Lawmakers press Trump officials to change federal marijuana rules
House lawmakers are growing increasingly frustrated with restrictions on federal marijuana research and are putting pressure on regulators to change the rules.
While 33 states have legalized marijuana for medicinal purposes, federal research is extremely restricted.
During a House Energy and Commerce Health Subcommittee hearing Wednesday, bipartisan lawmakers pressed officials from the Food and Drug Administration, Drug Enforcement Administration (DEA) and National Institute on Drug Abuse about obstacles to studying the safety and effectiveness of cannabis products, including hemp-based cannabidiol.
“States’ laws and federal policy are a thousand miles apart. As more states allow cannabis, the federal government still strictly controls and prohibits it, even restricting legitimate medical research,” said subcommittee Chairwoman Anna Eshoo (D-Calif.).
All of the administration officials at the hearing agreed the current studies on the benefits and health consequences of marijuana are inadequate. However, they indicated that changes are not going to be immediately forthcoming, as more studies are needed.
Marijuana is a Schedule I drug, meaning it is in the same category as drugs like heroin and LSD. According to the federal government, it has a high potential for abuse and no accepted medical value.
Drug schedules were first established by former President Nixon as part of the 1970 Controlled Substances Act. Marijuana was put into Schedule I at that time, and has remained there ever since.
Democrats expressed frustration at the hurdles potential researchers have to overcome.
“Federal prohibition has failed, from our criminal justice system to our health care system to our state and local governments that are forced to navigate an impossible landscape,” said Rep. Joe Kennedy III (D-Mass.).
Researchers need approval from three separate agencies, which can sometimes take upwards of a year. Once approved, they’re only allowed to research cannabis grown by a government-authorized farm at the University of Mississippi.
That facility has been the sole grower of federally approved marijuana since 1968.
Researchers and lawmakers from both parties have said the single source is too limiting, but experts said officials across multiple administrations have not provided an adequate reason why marijuana research is so restricted.
“Researchers are in a catch-22. They can’t conduct cannabis research until they show cannabis has a medical use, but they can’t show cannabis has a medical use until they can conduct research,” Eshoo said.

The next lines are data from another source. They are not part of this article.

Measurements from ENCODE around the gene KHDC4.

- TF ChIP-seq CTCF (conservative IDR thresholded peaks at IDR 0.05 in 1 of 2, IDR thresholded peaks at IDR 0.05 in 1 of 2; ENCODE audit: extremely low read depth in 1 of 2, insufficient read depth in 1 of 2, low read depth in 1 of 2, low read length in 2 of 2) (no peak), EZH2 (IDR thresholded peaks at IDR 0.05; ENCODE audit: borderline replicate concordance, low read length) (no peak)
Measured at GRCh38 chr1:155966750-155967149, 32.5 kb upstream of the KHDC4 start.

DEA senior policy adviser Matthew Strait said the agency is aware of the limitations, and has drafted new regulations that would allow additional marijuana growers.
The DEA in August announced it would begin taking steps to expand the number of federally approved marijuana growers, but it first needed to develop new regulations to evaluate the applications.
Strait said the agency has drafted those rules and submitted them to the White House for regulatory review. Agency staff will be on a call tomorrow to discuss them, he said.
Strait was also pressed about removing marijuana from the list of controlled substances.
The DEA has the authority to change the scheduling of marijuana, or completely remove it from the list of controlled substances without input from Congress, but it has yet to do so.
Advocates are pushing the House to pass the Marijuana Opportunity, Reinvestment and Expungement Act, which would deschedule marijuana.
But some Republicans expressed concern about completely removing marijuana from the controlled substances list. Instead, they indicated an openness to changing its schedule to make it easier to research.
“Descheduling cannabis is a step too far and one I would not support,” said Rep. Greg Walden (Ore.), the top Republican of the full committee. Any discussion of descheduling must be preceded by a fuller understanding of the potential risks associated with cannabis use — which we currently do not have.”
Walden added that rescheduling cannabis may help improve the research landscape.
“We need more research and better data. Americans are consuming more cannabis and policy decisions on this substance have been made in a virtual information vacuum,” Walden said.
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